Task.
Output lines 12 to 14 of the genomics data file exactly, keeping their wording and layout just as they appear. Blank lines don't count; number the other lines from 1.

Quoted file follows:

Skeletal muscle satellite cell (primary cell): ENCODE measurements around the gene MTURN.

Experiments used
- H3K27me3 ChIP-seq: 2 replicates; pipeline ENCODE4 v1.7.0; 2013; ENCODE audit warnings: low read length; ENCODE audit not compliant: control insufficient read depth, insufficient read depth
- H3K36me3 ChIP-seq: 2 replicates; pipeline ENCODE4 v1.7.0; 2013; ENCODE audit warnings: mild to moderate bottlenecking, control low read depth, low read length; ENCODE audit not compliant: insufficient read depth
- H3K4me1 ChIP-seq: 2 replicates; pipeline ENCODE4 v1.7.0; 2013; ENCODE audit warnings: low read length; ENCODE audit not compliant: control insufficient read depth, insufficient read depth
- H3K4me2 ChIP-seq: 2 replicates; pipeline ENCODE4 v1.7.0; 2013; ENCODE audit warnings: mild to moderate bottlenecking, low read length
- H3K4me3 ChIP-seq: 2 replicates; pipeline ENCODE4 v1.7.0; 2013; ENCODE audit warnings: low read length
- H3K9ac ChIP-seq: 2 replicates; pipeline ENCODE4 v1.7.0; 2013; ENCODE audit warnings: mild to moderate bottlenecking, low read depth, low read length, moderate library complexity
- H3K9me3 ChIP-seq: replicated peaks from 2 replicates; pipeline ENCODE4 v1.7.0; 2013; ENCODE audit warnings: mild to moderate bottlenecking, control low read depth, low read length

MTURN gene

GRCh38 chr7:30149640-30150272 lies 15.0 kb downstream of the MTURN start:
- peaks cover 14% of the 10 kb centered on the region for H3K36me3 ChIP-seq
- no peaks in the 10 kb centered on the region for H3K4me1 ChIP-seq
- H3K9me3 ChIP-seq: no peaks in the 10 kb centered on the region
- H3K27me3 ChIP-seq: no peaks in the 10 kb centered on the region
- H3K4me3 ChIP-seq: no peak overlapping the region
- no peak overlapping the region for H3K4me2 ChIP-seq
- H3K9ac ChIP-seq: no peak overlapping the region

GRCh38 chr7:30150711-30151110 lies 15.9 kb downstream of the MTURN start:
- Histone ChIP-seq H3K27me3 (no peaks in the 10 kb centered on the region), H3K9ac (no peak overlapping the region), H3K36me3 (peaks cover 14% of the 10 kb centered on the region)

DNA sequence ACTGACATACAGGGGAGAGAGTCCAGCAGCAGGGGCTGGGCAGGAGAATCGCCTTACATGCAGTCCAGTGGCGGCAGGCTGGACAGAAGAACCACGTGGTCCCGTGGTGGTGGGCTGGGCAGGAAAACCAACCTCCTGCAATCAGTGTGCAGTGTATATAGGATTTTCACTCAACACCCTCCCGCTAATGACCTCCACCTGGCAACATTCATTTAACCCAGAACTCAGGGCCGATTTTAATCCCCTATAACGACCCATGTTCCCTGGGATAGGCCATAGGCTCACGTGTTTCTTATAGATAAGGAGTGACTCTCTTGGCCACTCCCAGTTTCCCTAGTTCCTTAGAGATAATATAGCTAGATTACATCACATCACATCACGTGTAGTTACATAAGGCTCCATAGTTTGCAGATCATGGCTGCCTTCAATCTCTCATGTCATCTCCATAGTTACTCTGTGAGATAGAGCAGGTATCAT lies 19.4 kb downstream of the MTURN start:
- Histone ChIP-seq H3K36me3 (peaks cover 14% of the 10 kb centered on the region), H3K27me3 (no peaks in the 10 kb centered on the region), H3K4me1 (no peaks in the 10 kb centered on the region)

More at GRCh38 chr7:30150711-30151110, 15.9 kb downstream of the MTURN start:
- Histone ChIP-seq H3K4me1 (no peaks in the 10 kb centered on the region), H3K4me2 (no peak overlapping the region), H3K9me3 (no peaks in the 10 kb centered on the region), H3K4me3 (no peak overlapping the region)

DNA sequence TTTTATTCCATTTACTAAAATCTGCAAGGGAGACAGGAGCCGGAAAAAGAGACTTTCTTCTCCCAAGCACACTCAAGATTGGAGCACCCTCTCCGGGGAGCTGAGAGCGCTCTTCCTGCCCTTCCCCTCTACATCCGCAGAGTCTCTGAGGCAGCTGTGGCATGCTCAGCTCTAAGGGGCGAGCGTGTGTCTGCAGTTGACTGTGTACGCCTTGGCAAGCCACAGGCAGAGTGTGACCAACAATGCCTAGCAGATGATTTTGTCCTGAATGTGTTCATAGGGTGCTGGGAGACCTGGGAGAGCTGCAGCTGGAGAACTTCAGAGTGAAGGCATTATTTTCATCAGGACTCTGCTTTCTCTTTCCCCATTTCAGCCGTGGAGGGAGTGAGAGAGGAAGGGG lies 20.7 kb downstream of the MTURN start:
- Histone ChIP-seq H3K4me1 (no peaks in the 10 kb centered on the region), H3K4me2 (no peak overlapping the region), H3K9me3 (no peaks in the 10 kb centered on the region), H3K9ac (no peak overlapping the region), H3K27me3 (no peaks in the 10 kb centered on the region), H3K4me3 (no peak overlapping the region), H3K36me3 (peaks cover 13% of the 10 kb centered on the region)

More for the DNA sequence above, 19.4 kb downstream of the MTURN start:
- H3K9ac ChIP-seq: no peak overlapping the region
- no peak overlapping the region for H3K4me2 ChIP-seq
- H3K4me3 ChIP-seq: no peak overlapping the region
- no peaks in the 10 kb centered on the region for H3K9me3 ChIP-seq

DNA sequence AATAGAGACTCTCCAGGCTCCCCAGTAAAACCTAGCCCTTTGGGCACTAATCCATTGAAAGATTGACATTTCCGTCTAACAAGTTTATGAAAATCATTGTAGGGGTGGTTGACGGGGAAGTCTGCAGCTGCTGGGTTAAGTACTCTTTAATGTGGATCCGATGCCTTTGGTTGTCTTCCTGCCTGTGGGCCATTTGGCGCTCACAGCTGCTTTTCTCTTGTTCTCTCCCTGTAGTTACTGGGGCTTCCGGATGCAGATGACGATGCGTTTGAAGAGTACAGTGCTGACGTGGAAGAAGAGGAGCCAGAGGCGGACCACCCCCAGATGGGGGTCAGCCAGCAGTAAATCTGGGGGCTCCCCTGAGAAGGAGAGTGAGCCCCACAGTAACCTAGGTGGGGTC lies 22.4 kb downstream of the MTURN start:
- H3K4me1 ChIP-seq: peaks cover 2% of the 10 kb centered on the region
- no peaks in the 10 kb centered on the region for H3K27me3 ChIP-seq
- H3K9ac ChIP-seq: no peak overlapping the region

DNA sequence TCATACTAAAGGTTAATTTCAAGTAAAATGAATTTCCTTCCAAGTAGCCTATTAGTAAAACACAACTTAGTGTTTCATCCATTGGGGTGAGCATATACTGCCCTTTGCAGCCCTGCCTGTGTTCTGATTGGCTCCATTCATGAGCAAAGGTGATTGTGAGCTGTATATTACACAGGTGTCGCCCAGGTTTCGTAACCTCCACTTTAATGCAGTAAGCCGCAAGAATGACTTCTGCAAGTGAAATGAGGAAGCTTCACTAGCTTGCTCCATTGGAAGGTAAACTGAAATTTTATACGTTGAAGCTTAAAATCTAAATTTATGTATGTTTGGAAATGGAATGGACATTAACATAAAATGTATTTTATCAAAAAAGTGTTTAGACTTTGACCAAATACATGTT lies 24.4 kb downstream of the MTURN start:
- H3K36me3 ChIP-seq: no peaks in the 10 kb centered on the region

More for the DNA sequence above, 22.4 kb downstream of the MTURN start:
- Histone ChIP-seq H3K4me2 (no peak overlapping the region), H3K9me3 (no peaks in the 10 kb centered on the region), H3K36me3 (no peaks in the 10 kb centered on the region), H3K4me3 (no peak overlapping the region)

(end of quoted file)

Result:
- peaks cover 14% of the 10 kb centered on the region for H3K36me3 ChIP-seq
- no peaks in the 10 kb centered on the region for H3K4me1 ChIP-seq
- H3K9me3 ChIP-seq: no peaks in the 10 kb centered on the region